Coral reefs are vital ecosystems. Home to around a quarter of all marine species, they also cleanse the water around them and act as barrier to coastal erosion during storms. But they’re also under threat. Things like pollution, global warming and overfishing are all causing reefs around the world to be bleached, damaged – or completely destroyed.
So, what if, when you die, you could become... a coral reef? Sure, you might be at the bottom of the sea and, logically, also that bit closer to hell. But your death would also actively contribute to restoring the world’s marine ecosystems. Sounds cool, right?
If that feels like your ideal funeral package, call up Florida-based funeral company Eternal Reefs. The firm started offering its ‘green burials’ – making reefs out of dead people – in 1998, and in the two decades since they’ve sunk over 2,500 new reefs off the east coast of the USA.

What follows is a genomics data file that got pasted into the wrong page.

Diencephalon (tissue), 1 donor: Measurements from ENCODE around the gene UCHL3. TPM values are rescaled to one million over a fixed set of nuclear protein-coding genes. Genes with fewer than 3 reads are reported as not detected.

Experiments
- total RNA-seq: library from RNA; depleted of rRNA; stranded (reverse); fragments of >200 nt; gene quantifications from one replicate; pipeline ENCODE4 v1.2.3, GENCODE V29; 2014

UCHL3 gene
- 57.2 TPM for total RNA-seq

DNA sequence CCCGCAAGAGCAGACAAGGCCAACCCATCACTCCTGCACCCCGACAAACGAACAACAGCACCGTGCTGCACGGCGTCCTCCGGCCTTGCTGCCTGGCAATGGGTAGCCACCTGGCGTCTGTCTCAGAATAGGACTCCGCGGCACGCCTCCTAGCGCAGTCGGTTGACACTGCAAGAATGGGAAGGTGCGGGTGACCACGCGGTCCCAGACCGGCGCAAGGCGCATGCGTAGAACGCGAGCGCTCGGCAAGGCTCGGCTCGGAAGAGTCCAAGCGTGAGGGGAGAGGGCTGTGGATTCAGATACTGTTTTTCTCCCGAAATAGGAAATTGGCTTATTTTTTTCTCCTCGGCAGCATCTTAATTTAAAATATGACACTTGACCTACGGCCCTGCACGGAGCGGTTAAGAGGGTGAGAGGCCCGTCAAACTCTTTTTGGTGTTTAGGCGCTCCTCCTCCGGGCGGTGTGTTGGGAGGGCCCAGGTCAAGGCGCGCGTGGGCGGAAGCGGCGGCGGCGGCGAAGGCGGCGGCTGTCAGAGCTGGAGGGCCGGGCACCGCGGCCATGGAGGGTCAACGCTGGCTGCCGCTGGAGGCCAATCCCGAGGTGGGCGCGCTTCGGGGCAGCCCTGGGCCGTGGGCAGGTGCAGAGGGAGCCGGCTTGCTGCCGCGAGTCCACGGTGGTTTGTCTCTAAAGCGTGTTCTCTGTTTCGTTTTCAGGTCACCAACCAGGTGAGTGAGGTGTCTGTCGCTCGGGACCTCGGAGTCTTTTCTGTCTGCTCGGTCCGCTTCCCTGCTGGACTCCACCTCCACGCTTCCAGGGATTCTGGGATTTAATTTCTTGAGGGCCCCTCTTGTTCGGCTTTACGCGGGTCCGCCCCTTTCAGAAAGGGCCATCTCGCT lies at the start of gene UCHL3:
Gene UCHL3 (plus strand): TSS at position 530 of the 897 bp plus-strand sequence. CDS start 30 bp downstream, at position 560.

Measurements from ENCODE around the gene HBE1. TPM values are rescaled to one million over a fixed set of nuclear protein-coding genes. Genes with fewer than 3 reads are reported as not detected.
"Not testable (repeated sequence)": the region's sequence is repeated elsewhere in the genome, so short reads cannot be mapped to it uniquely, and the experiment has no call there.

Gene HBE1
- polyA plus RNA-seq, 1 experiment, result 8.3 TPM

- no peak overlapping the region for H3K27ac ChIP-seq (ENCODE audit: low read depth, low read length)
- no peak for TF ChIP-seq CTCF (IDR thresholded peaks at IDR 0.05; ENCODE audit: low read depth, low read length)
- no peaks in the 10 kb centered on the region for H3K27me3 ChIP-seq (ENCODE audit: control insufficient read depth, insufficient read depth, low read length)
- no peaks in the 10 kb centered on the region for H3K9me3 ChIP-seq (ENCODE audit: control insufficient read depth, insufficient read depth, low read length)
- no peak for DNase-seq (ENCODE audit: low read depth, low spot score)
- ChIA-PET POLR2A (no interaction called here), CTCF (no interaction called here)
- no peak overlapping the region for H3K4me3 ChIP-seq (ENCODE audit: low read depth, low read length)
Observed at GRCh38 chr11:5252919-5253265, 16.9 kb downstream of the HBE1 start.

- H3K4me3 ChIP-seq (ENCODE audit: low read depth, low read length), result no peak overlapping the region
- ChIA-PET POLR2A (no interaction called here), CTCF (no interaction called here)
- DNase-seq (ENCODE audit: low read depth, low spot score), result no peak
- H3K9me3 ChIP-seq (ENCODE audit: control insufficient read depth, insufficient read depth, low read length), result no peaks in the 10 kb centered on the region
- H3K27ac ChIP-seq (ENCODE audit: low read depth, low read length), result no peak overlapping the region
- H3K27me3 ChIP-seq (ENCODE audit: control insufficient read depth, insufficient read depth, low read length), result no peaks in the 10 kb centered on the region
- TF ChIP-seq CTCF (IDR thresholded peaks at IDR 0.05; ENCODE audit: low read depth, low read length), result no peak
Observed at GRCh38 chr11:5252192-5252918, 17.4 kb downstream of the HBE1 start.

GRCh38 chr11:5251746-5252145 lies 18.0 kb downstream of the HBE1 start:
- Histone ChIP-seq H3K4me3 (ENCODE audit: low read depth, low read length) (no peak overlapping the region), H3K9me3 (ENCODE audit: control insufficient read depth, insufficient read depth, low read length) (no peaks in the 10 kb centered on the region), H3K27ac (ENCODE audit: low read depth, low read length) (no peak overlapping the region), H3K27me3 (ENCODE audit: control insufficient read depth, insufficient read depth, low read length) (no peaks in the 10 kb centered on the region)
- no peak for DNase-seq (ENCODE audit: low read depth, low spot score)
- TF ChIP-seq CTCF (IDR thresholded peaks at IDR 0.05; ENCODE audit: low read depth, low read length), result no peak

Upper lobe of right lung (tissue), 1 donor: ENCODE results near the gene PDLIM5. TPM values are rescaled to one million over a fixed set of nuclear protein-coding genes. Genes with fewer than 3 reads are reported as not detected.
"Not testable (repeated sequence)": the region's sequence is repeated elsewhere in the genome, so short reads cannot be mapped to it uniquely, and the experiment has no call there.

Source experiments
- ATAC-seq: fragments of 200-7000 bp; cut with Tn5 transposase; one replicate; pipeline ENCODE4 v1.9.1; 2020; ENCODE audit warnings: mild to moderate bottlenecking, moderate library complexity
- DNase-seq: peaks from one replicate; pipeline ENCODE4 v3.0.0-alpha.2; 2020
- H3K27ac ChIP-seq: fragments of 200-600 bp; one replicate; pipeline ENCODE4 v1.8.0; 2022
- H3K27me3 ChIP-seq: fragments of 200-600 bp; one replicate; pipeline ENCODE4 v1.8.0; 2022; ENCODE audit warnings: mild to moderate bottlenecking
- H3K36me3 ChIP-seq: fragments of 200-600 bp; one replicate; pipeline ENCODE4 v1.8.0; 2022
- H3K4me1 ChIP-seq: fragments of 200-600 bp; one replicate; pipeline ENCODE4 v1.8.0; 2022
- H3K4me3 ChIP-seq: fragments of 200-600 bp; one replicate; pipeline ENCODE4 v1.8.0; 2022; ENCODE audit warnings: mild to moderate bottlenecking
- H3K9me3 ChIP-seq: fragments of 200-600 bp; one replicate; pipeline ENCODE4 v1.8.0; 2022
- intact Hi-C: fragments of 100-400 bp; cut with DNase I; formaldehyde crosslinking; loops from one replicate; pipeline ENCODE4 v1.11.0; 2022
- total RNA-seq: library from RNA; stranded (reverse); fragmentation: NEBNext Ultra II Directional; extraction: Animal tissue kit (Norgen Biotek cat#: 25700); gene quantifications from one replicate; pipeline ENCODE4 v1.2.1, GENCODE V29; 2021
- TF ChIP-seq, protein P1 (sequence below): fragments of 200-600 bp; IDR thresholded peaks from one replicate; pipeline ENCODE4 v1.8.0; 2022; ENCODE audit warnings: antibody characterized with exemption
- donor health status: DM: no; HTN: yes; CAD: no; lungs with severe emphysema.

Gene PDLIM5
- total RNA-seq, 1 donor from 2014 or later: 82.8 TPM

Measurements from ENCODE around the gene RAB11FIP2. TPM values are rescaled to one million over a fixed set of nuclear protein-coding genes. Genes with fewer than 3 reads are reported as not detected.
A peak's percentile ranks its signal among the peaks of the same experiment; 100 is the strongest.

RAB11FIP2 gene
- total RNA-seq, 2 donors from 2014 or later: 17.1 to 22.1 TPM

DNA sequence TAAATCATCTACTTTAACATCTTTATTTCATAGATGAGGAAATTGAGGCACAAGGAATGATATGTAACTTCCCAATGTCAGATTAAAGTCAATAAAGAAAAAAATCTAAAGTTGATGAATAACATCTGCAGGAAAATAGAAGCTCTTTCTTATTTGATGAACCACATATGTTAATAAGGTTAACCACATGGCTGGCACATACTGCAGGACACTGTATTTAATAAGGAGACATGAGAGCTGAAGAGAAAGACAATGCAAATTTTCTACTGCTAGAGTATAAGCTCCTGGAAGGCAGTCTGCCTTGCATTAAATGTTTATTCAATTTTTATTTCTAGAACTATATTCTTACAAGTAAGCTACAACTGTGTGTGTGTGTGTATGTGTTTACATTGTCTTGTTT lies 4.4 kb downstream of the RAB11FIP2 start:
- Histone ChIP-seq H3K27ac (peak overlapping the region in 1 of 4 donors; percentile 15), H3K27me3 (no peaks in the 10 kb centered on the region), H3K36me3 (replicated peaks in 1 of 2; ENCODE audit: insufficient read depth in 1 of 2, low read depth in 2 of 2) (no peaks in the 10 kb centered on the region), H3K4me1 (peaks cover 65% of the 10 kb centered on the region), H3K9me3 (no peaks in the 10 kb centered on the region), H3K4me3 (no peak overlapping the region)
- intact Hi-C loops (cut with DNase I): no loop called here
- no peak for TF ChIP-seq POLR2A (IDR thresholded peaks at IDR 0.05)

So, how do they do it? Well, Eternal Reefs take a person’s cremated remains (not a full corpse – that’d be pretty grim) and mix them with environmentally-friendly, pH-neutral concrete. Out of that mixture they create a ‘reef ball’, which is a kind of artificial reef. Each reef can be decorated with handprints and bronze memorial plaques before being lowered to the seafloor.
Reef balls are actually a pretty common – and successful – type of artificial habitat. Since the late 1990s, around 750,000 of them have been dropped to the seafloor in more than 70 countries across the globe. What’s more, they’re proven to actually work – some have been found to attract fish and see coral growth barely weeks after being lopped overboard.
Like having your ashes sent into space or made into a vinyl, you’d imagine that being made into one of those reefs is pretty expensive. But, surprisingly, it isn’t. The cost is around the same as a conventional funeral in the USA, starting from around $4,000 and rising up to $7,495.
So, what’s stopping you from being made into a coral reef and making the ocean that little bit healthier – apart from, of course, death itself? If you ask us, it certainly beats rotting away in some soggy field being eaten by worms, that’s for sure.
Plus: have you heard about Colombia’s rampaging cocaine hippos?